The Mosta Bride
Located at the corner of Triq it-Torri Cumbo and Triq Durumblat in Mosta lies Cumbo Tower, or Torri Cumbo. This historic medieval stronghold surrounded by extensive gardens today hosts a water reservoir which receives water through an underground channel, however it is primarily known because of the role it played in one of Malta’s most famous legends – that of the Mosta Bride.
The Mosta Bride, or l-Għarusa tal-Mosta in Maltese, is a very old ballad and local legend, one which every Maltese child learns about at primary school. The legend tells the story of an abduction, while being a love story and one which highlights Maltese valour. No wonder it was, and continues to be so popular!
Although there are different versions to the folktale, the most well-known tells the story of Marianna Cumbo, a maiden from the Cumbo family who lived at the tower. The family had a Turkish servant who was very enamoured of Marianna, however she thought nothing of him, being in fact in love with Toni Manduca, the son of a neighbour. When the Turkish servant heard of her intention to wed her lover, he escaped from the family house and left the island on a ship bound to Turkey. Some months later, Marianna’s wedding was finally taking place. The bride, resplendent in her white dress of Maltese lace and bedecked in all her finery, was preparing herself for the ceremony. Suddenly, a pirate ship from Turkey arrived on our shores, and the pirates targeted Mosta, taking a number of slaves. The Cumbo’s disgruntled servant was among these pirates, and he made it a point to storm through Cumbo Tower, seize Marianna and take her on the ship as a slave.
Marianna’s bridegroom was broken hearted, as were her mother and the rest of her family. They tried to discover her whereabouts in order to perhaps be able to pay a ransom and so to save her, but could not find where she was. It is then that true love distinguished itself. Toni disguised himself as a wool merchant, sailed on a ship to Turkey and vowed he’d find Marianna and save her. After weeks and months of strenuous search, he realised that his bride was being held in the Sultan’s harem. One day, while looking up at the Palace walls, Toni heard a sweet voice singing a traditional Maltese folk song, known as ‘għana’. Thoughtlessly, Toni sang together with the female voice, and this was how he realised that he had indeed found Marianna. Meanwhile, the poor girl had befriended the Sultan’s daughter who, hearing that help was near at hand, pledged her aid in smuggling Marianna out of the Palace. They garbed the girl in the robes of a eunuch, and she escaped through the gardens and reunited with her beloved Toni. Togather, they raced towards the docks and found a Venetian ship heading towards Malta, where they were finally reunited with their families and got married.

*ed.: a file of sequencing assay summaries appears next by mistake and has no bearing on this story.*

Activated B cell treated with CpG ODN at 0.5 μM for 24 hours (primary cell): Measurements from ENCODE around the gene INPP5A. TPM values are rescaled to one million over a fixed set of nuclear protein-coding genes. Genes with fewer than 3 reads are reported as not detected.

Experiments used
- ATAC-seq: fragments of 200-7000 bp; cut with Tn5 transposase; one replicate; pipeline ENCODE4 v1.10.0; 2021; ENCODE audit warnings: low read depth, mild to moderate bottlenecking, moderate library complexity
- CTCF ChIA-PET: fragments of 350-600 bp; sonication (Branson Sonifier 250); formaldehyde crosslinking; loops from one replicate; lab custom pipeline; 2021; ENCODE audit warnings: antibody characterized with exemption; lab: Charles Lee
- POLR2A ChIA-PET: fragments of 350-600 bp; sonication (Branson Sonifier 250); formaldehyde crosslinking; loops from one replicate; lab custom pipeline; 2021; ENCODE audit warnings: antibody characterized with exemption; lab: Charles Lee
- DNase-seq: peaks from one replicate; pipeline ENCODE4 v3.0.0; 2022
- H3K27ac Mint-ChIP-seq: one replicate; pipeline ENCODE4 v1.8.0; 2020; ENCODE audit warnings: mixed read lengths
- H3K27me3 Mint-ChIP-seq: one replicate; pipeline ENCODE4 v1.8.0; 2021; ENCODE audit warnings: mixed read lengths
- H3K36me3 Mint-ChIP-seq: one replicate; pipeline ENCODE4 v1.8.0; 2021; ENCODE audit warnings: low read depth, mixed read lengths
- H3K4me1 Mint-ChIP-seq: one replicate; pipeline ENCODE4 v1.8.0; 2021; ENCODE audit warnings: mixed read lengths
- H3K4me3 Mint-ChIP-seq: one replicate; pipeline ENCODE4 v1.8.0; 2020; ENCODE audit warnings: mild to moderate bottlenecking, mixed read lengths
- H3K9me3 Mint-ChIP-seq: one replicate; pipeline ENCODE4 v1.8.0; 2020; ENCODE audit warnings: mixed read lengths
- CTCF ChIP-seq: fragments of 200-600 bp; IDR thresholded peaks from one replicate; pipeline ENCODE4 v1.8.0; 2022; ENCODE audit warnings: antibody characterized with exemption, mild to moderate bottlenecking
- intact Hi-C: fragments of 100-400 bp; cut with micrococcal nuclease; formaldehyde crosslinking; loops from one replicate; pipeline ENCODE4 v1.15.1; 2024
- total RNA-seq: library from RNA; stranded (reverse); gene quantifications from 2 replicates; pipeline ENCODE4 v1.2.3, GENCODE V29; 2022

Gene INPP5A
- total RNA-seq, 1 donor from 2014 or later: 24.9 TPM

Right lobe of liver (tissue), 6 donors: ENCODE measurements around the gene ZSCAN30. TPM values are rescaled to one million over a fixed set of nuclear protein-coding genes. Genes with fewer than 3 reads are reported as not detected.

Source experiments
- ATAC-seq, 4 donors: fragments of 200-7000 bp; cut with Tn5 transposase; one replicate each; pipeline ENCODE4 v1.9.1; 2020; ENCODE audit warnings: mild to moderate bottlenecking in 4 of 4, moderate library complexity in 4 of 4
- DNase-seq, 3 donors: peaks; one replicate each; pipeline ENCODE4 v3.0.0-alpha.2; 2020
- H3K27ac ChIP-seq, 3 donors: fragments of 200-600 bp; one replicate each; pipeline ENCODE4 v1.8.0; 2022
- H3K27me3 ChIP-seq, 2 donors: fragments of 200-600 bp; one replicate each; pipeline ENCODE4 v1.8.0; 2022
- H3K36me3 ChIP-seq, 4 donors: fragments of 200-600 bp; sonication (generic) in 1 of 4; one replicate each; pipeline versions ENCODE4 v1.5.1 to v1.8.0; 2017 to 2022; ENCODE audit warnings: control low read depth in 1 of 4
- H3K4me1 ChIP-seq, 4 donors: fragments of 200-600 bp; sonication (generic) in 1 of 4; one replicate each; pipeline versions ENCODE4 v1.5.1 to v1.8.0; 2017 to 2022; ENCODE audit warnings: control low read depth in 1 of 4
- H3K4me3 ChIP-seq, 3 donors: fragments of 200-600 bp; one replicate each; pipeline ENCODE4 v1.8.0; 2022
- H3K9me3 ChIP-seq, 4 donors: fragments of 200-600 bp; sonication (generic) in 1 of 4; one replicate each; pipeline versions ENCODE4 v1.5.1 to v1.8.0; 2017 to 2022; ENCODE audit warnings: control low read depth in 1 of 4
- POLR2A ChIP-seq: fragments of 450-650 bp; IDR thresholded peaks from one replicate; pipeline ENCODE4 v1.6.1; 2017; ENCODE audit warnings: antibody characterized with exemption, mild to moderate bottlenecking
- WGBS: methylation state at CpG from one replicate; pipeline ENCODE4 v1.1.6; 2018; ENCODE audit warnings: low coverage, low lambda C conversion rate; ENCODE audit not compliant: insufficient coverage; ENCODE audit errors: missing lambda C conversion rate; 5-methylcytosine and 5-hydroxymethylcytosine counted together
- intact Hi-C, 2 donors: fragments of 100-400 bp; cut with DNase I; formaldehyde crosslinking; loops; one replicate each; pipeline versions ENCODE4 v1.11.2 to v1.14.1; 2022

While this legend of love and abduction has no actual historical basis, it is documented that during the middle of the 16th century, around 400 prisoners were abducted from Mosta and taken by Turkish corsairs. A woman dressed as a bride, it is documented, was one of the taken.
The oldest written version of the ballad of the Mosta Bride was first printed in 1895 and written by Annibale Preca. Different versions of the tale change some of the points in the story. Some say that the Turks offered the Cumbo family Marianna’s life for ransom, but that the family refused as it was too high. Others maintain there was no servant in love with Marianna determined to steal her, and that she was simply part of the number of slaves taken against their will. Still another version recounts that Marianna had been greatly weakened by her enslavement and captivity, and not being able to withstand the voyage back to Malta, died on the ship. Mad with anger and grief, Toni spent his life fighting the Turks and died in battle.
Today, Cumbo Tower belongs to the Contessa Preziosi, the daughter of the late Barone della Quleja.